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September 17, 1996


Judge William C. Carpenter, Jr.

The opinion of the court was delivered by: Carpenter

Motion to Suppress

Motion to Sever Count XIV


I. Introduction

This is the Court's opinion regarding two outstanding pretrial motions pending resolution in this case. *fn1 On July 3, 1996, the defendant filed a Motion to Suppress various statements made by the defendant at the time of his arrest on September 3, 1994. The Court conducted a hearing on the issues presented in the Suppression Motion on August 29, 1996 and has given the parties an opportunity to file memoranda and case citations in support of their respective positions. Also on July 3, 1996, the defendant filed a Motion to Sever Count XIV of the indictment. The parties have also submitted legal memoranda on that issue and were provided the opportunity to orally supplement those arguments.

II. Motion to Suppress

A. Facts

On September 2, 1994 at approximately 12:20 p.m. a fire was reported at the Driftwood Club Apartments located at 125 Greenbank Road in the Prices Corner area of New Castle County. While extinguishing the flames, firemen discovered a deceased female located in apartment B2. The discovery lead to the involvement of the New Castle County Police Department in an attempt to discover the circumstances surrounding this death.

On the same day as the fire, an unknown male contacted reporters at The News Journal identifying himself as the individual who had committed the murder at the Driftwood Apartments and stated that his next victim would be a "Susan Gell." After verifying the existence of Ms. Gell in the New Castle County area, The News Journal notified the New Castle County Police Department and advised them of the phone call. They further agreed to record any subsequent contact made by the individual, should there be any.

By approximately 6:00 p.m., New Castle County Police were able to locate Susan Gell. Through a subsequent interview with her, they learned that she had been receiving harassing phone calls from an individual who had been identified as Brian Steckel. She provided the police with the address from which the calls had been made and advised them that an arrest warrant had been issued for Mr. Steckel as a result of this conduct.

Further investigation lead the police to believe that Mr. Steckel frequented bars located on Union Street in the City of Wilmington and thus a search of the area was conducted. At approximately 1:40 a.m. the next morning, September 3, 1994, Mr. Steckel was located by the police in an obviously intoxicated state and was transported to New Castle County Police Headquarters. At the time of his detention, Mr. Steckel was uncooperative and belligerent, provided the false name of Brian Edwards, and was found with a small quantity of marijuana in his clothing.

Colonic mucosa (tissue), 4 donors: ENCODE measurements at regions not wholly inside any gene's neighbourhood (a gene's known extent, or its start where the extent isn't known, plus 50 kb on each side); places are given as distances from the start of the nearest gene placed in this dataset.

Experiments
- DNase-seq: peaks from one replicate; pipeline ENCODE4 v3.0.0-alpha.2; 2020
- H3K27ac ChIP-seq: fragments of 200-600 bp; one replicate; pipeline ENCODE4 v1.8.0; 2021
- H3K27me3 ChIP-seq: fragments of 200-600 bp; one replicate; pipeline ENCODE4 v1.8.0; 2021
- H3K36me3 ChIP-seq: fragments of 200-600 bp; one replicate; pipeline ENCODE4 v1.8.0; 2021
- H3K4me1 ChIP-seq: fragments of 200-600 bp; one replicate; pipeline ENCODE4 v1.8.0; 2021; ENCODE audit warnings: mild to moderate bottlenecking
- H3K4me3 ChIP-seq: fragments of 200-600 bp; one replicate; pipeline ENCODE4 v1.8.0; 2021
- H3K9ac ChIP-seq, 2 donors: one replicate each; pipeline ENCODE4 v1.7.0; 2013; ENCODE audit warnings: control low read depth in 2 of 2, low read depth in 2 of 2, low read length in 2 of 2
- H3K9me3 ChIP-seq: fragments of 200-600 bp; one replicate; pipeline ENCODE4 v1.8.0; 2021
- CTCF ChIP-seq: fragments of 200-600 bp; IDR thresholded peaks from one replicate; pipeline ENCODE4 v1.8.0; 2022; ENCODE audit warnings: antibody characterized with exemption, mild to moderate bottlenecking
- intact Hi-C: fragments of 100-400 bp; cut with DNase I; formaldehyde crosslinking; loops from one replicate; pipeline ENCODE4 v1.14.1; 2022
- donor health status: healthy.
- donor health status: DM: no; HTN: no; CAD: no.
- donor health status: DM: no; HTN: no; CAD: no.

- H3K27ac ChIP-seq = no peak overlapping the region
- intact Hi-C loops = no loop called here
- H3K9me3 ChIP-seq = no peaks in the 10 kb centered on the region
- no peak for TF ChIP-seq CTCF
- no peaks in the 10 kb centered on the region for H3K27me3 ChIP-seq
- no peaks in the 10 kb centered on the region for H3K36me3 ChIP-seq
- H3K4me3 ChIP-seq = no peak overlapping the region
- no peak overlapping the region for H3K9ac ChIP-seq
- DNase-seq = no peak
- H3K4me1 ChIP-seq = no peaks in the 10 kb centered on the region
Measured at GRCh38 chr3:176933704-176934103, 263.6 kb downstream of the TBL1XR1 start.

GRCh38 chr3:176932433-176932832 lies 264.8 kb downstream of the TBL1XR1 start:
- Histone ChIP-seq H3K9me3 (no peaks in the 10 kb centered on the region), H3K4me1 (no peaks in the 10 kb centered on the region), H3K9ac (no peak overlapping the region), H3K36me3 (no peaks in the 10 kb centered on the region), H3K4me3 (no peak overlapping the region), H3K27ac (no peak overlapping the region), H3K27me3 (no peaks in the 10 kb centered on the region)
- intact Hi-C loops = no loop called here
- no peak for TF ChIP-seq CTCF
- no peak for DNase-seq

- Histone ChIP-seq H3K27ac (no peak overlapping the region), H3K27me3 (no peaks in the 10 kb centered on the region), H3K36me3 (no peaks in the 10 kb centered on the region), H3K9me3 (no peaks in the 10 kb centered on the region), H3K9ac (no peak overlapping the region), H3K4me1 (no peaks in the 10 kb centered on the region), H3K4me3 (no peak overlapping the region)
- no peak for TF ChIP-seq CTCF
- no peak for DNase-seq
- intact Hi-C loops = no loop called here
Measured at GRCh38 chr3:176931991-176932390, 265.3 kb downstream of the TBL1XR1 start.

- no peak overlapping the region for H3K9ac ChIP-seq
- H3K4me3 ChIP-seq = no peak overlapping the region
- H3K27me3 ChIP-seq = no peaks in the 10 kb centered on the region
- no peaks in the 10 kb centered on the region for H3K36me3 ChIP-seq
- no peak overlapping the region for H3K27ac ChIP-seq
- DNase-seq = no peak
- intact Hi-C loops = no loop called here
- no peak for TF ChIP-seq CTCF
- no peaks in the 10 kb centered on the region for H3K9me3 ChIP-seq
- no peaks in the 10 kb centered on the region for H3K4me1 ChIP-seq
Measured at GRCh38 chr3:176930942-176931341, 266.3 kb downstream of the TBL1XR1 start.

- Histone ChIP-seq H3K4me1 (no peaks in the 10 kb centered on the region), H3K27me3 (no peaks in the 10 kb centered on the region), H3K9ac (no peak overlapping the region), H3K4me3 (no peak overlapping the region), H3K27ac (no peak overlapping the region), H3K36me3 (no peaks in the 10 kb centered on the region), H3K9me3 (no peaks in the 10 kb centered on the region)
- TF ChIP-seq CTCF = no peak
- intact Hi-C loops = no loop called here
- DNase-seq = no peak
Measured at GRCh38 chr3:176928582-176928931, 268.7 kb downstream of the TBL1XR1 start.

Realizing that the defendant was too intoxicated to be interviewed, the investigating officers decided to place Mr. Steckel in a holding cell until the following morning. Mr. Steckel resisted this action and a struggle ensued, requiring the officers to forcibly place him in the cell and remove his shoes and certain clothing, a policy intended to ensure the safety of the prisoner. Finally, by 2:30 a.m. Mr. Steckel was left to sleep off his intoxication.

At approximately 9:00 a.m. on the morning of Saturday, September 3, 1994, the investigating officers returned to headquarters to interview the defendant. Since Detective Downs ("Downs") had less contact with the defendant during the struggle earlier that morning, it was decided that he would first approach the defendant. At 9:20 a.m. Downs went to the defendant's holding cell with a McDonald's breakfast to inquire if Mr. Steckel was willing to talk with them. Downs testified that in sharp contrast to the evening before, the defendant was awake, alert, calm, cooperative, and in his judgment no longer under the influence of alcohol. *fn2 The detective advised the defendant of his Miranda rights, told him he was under arrest for phone harassment and that the detective wanted to talk with him about a fire. Mr. Steckel indicated that he understood his rights and then inquired "is anyone dead?" After Downs confirmed that an individual had died in the fire, the defendant responded "so I killed her." Recognizing the significance of the information the defendant was willing to provide, Downs removed the defendant from the holding cell and escorted him to an interview room.

Unfortunately, as a result of a miscommunication between Downs and Detective Hitch ("Hitch"), the initial interview was not taped, even though the interview room was equipped with both audio and video recording capability. During this initial interview, which lasted approximately 15 to 20 minutes, the defendant admitted to strangling a female by the name of Sandy at the Driftwood Apartments and setting her apartment on fire. He further confessed to at least three additional murders, one in Delaware and two in other states. At this point in the interview Mr. Steckel requested to make a phone call. He was escorted by Downs to a phone area near the detective's office where he made an unsuccessful attempt to contact his mother and later called his sister. During this phone call, Downs was able to hear Mr. Steckel admit to his sister that he had killed someone, was in jail and stated "I strangled her." The conversation eventually turned abusive and thus was terminated. Fortunately this break also allowed Downs to alert Hitch of the interview and the need for it to be recorded. Thus, when Mr. Steckel was returned to the interview room at approximately 9:47 a.m., the audio and video recorders had been activated.